The alleged negligence of defendant, as claimed by plaintiff, consisted in the excessive speed of defendant's train, the lack of warning by whistle or bell from the engine, and the presence of two large freight cars on the siding at the west edge of the highway or crossing, the direction from which the train came, plaintiff claiming that, while these two cars did not obstruct his view of the track for several hundred feet toward the west before he drove upon the siding, they did obstruct his view when behind them and driving over the crossing.

As testified at the trial by the attending physician, plaintiff suffered a compound, crushed and complicated fracture of the tibia of the left leg, a compound simple fracture of the right leg and lacerations about the face. Operations were performed, and the legs incased in plates to unite the broken bones; at the proper time these were removed, and treatment continued, plaintiff's stay at the hospital covering, as above stated, a period of 160 days. Unquestionably the injuries were of a character requiring prolonged attention at the hospital, the pain acute and the progress of healing slow. At the time of the trial plaintiff walked with the aid of a crutch.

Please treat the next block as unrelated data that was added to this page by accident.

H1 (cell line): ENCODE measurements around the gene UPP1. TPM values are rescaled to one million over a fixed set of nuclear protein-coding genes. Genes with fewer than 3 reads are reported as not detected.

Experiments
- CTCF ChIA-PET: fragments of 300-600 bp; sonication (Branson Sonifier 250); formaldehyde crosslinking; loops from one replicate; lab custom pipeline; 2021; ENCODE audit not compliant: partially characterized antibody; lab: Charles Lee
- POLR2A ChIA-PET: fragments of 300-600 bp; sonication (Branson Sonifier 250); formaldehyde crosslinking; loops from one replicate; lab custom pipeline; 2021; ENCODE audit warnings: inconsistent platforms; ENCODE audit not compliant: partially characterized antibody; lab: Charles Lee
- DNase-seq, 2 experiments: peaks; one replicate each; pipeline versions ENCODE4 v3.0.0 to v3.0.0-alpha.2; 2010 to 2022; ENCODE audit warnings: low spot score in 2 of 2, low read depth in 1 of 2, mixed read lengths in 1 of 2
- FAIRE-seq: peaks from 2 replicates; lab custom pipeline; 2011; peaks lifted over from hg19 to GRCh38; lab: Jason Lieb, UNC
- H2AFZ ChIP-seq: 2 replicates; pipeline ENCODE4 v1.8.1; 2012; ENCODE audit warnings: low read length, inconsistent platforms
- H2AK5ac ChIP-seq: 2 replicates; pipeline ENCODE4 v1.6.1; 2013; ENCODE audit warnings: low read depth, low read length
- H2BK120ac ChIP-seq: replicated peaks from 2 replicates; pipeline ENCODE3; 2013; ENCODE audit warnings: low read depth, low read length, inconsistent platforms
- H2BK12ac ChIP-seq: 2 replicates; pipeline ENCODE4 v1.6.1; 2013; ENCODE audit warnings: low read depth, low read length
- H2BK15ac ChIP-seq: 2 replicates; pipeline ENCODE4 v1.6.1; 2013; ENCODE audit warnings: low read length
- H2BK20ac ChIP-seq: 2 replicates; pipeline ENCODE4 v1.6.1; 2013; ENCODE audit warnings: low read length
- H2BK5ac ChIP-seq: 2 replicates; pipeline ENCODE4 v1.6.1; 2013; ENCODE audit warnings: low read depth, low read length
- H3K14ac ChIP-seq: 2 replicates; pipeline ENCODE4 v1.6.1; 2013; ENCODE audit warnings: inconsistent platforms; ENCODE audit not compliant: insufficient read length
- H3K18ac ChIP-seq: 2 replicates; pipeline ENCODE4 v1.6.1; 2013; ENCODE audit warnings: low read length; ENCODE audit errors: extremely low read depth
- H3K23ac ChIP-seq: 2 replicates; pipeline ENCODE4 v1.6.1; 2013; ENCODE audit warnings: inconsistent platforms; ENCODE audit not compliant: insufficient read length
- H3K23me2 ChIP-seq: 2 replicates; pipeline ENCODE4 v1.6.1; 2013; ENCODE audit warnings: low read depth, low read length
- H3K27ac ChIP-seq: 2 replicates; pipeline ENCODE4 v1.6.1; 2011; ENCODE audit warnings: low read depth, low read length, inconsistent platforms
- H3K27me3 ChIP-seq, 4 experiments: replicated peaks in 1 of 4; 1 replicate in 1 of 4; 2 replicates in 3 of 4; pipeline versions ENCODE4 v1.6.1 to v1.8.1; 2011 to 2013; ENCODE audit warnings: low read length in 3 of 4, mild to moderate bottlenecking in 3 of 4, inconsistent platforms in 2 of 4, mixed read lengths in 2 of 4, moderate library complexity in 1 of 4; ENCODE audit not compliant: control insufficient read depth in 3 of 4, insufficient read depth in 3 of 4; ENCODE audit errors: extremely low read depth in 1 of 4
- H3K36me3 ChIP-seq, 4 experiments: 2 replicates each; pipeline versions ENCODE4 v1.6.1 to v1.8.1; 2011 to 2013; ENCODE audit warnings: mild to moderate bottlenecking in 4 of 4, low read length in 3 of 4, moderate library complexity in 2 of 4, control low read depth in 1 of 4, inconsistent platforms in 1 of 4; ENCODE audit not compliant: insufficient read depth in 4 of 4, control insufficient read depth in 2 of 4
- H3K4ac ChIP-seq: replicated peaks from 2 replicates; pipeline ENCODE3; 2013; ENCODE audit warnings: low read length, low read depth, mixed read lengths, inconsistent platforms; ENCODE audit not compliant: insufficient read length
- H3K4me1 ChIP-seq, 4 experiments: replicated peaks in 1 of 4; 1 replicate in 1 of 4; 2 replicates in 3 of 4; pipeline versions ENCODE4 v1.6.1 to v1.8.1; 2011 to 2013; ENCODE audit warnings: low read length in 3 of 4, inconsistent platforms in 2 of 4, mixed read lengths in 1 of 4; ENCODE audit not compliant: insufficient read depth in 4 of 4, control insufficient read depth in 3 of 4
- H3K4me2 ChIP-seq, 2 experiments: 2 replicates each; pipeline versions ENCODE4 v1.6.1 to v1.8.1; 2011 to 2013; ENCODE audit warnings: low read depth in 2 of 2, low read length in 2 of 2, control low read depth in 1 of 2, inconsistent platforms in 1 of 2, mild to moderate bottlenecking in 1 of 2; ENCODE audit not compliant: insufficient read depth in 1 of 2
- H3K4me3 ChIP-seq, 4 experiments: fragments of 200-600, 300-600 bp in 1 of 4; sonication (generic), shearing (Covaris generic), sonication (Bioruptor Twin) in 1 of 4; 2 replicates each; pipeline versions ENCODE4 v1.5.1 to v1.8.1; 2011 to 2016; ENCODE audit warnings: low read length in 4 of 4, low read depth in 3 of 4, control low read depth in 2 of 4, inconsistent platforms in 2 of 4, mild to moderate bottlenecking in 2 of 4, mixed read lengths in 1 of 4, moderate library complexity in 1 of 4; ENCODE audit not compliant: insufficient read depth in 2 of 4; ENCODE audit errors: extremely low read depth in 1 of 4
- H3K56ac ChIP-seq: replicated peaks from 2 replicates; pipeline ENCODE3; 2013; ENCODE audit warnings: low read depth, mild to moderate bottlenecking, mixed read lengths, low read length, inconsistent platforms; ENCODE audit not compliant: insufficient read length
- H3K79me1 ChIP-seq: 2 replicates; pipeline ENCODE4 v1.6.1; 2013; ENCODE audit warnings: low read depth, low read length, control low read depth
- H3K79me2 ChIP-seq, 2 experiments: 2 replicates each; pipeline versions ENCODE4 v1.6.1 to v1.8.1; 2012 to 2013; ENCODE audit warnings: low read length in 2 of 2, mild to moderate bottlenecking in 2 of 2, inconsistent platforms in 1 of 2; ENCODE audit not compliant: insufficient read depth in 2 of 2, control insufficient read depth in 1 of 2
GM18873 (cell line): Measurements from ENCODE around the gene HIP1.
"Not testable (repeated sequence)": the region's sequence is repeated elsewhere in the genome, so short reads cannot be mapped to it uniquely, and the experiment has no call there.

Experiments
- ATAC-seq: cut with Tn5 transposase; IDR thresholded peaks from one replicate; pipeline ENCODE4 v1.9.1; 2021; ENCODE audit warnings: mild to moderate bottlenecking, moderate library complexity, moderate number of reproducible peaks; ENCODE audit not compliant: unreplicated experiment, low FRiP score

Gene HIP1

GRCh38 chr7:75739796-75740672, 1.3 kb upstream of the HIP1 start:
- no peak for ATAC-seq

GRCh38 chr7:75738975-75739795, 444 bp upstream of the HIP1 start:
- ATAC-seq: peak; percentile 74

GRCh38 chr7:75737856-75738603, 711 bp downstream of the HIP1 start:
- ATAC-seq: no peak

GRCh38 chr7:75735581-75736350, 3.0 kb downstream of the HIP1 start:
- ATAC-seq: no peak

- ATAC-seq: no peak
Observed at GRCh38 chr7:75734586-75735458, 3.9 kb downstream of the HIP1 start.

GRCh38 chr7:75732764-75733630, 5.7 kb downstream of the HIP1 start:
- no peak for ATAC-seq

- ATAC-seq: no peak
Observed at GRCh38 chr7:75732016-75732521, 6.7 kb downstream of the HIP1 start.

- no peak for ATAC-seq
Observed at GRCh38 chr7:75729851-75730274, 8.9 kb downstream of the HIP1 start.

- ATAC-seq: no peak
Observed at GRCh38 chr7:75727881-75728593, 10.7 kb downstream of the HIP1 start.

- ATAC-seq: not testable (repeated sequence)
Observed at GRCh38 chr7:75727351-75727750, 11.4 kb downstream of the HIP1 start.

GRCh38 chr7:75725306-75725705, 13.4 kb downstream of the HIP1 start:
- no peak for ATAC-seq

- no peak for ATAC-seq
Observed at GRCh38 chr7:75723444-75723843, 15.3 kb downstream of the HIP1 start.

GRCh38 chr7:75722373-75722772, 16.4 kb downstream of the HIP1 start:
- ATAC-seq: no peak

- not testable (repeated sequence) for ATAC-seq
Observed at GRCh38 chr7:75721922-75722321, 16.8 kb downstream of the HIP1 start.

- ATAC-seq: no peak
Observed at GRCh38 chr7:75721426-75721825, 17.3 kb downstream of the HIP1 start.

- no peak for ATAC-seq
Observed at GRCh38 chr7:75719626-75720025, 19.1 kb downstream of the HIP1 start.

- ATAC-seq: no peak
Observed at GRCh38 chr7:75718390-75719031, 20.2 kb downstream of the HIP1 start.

In summing up its reason for rejecting the motions for a new trial or for judgment n. o. v., the learned court below said: "We do not think that the verdict when viewed in the light of the above damages is 'so glaringly excessive' as to justify our interference." We are wholly unable to agree with that conclusion. It is not war-ranted or sustained by the facts as we find them in the record. Plaintiff was twenty-one years of age at the date of the accident and a strong, healthy, vigorous youth. He was first employed, when aged about 14 years, in a silk mill for five years; later worked in an automobile factory for seven months, receiving $35 a week. He then drove a hospital ambulance for a year and a half, receiving for such service from $70 to $80 a month, with room and board; then for two months drove a commercial motor truck, receiving for his services $30 a week; then for a time was employed by a baking company which paid him $30 a week, and, at the time the accident occurred, was employed by another firm as a truck driver, his wages being $25 a week. It will be noted that this young man was not habituated to steady jobs, nor careful in securing work successively more profitable in wages, since when injured he was earning wages less in amount than he received at preceding employments. Asked at the trial what was the condition of his health at the period of the accident, he responded: "My health was always good." It was doubtless to the above recited facts that the trial judge meant to direct attention of the jury when he said in his charge: "In estimating damages under this item you have to regard his age, his probable length of life, his habits, his regularity of working and the period or time that such incapacity may continue." An instruction so clear as here given by the court should naturally arouse in the mind of a juror of even the most ordinary mentality, when trying to reach a conclusion as to the permanency or impermanency of disability in a case like the present, the necessity of giving proper attention to the evidence of both sides bearing upon these points. But, having carefully examined the convincing testimony relative to plaintiff's physical condition at the time of the trial, to the healing of his injuries and to the prospects of regaining within a short period his former earning power and the resumption of his usual labor, we are constrained to conclude that defendant's side of the case, on these phases, was not sufficiently considered by the jury. We must consequently, give attention here to that evidence. Naturally plaintiff suffered considerable pain before and particularly during the surgical operations. The broken bones must necessarily be joined together, small pieces of bone removed, the legs put in plates, and for many days the patient was unable to walk. Up to the time of the trial, June 7, 1927, he had performed no labor, and when asked on the witness stand if he could drive a truck, replied: "Not at present"; and the only apprehension he himself seems to have entertained as to the permanency of the results of the injuries was his claim, that, due to the accident, one of his legs had become shorter than the other. His weight, as he testified, was 156 pounds before the accident, which was reduced considerably during his stay at the hospital, but at the time of the trial was 143 pounds.